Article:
Fish propelled by healthy, low-calorie claims

Published on
July 26, 2010

U.S. restaurants are adding more “healthy” and “low calorie” claims on their menus, and seafood is benefiting as a result.

“Restaurants are using seafood, as well as other proteins, to highlight their low-calorie and healthy menu options,” said Eric Giandelone, director of research for Mintel Foodservice, part of the Chicago-based research firm Mintel International.

Mintel recently released data on “healthy” and “low calorie” menu claims, and the number of menu items labeled as “healthy” grew 65 percent from the second quarter of 2009 to the second quarter of 2010.

Additionally, more restaurants are adding low-calorie sections to their menus in recent years. Applebee’s, for example, has an “Under 550 Calories” menu section that features two new seafood entrées: Grilled Shrimp & Island Rice and Spicy Shrimp Diavolo. Chili’s “Guiltless Grill” menu, which highlights foods that are under 750 calories and 25 grams of fat, includes Cedar Plank Tilapia and Guiltless Honey Mustard Glazed Salmon.

Calorie information will become even more popular, according to Mintel, because the U.S. healthcare bill will require all restaurants with 20 or more locations to include calorie counts on their menus. And restaurant-goers are already on board with calorie requirements: more than 60 percent of diners think restaurants should post nutritional information on their menus, according to Mintel’s new research.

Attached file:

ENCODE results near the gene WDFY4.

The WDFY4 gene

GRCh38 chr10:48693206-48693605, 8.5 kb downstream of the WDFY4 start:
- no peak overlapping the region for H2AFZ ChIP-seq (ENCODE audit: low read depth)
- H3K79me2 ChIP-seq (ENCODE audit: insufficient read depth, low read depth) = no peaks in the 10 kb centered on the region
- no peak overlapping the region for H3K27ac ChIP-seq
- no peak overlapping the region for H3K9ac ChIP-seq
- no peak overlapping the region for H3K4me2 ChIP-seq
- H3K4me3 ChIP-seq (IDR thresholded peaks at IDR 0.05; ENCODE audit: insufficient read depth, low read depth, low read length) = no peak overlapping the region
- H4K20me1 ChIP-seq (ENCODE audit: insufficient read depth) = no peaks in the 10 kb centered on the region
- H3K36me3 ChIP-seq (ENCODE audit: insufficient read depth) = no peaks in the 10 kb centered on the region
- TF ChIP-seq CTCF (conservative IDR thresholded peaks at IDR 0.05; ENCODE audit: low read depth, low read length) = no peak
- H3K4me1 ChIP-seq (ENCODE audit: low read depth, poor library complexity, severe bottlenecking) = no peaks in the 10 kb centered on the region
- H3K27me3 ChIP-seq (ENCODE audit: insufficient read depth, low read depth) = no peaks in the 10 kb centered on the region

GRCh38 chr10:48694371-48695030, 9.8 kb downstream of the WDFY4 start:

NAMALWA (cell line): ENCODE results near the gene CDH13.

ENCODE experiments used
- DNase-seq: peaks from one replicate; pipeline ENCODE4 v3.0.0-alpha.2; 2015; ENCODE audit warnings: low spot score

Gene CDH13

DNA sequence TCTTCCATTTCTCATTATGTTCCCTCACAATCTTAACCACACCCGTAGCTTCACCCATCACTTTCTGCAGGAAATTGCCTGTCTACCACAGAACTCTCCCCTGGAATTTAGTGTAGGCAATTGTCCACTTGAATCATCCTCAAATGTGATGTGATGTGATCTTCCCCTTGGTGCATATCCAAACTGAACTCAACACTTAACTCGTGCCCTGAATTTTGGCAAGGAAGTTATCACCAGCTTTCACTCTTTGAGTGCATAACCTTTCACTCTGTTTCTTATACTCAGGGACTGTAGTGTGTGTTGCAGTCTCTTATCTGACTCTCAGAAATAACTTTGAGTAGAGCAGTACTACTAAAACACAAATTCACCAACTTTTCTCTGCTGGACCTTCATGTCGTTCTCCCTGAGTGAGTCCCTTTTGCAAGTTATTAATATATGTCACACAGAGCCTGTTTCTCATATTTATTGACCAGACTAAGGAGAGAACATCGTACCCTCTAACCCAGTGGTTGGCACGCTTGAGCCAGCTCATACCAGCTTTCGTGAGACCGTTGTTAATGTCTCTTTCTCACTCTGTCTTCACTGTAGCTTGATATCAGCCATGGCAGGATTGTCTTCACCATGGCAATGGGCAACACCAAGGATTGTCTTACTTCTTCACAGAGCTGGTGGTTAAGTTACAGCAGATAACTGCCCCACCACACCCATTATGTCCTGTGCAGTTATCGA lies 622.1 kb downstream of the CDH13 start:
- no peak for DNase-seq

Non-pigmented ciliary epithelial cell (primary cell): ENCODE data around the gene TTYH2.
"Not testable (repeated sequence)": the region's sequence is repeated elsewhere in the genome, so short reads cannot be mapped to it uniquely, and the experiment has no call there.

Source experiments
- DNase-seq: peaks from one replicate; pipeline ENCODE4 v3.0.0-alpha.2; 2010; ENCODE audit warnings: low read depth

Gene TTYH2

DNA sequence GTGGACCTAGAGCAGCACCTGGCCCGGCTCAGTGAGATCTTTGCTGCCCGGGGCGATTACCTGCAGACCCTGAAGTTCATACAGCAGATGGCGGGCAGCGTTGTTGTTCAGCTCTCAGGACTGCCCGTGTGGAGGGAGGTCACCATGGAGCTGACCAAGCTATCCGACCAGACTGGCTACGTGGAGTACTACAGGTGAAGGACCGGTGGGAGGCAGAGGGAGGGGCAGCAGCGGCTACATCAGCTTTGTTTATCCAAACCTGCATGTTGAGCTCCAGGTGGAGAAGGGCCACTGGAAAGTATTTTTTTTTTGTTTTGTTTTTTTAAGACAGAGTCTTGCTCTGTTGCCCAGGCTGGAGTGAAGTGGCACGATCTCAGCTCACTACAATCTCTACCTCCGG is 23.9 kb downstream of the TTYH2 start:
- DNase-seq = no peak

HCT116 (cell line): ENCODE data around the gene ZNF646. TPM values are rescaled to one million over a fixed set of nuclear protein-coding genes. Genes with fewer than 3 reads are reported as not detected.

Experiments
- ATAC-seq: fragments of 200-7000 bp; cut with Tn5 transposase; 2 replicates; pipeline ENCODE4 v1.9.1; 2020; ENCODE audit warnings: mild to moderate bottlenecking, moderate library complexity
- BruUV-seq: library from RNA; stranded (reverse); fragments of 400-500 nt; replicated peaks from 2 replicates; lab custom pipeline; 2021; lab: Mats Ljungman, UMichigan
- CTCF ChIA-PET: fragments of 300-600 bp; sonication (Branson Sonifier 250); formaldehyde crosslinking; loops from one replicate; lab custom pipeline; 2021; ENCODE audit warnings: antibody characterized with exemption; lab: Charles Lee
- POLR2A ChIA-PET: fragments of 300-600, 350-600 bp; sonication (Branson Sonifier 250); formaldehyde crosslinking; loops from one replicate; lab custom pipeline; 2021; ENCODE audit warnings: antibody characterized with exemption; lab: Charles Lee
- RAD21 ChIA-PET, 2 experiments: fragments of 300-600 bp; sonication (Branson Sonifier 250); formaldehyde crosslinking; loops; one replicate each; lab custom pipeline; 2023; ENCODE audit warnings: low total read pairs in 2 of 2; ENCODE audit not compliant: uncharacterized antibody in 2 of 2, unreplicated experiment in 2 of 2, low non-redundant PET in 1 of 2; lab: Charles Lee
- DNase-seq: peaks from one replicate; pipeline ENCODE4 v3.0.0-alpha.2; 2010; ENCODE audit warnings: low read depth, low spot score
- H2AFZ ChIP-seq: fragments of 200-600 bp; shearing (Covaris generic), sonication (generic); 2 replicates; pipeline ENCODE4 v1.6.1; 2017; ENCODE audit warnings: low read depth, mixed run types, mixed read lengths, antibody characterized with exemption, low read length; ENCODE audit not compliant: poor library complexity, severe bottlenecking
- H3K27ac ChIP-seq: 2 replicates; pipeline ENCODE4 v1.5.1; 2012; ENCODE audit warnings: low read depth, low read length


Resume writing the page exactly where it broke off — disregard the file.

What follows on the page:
In addition, 49 percent of consumers surveyed by Mintel said they are eating healthier this year when dining out, compared to last year; 41 percent of consumers who are 55 to 64 years old also reported ordering seafood the last time they ate at a fine-dining restaurant, more than twice the number who reported eating ordering steak.

While restaurants are doing better with labeling their healthy and low-calorie offerings, they can do more to promote their healthy seafood dishes.

“Seafood does have an opportunity to grow on restaurant menus, especially those seafood dishes positioned as healthy or low-calorie,” said Giandelone. “Seafood has a natural ‘better-for-you’ connotation, as well as healthy positioning, and can be a positive low-calorie menu option for those restaurant operators looking to balance their menus.”

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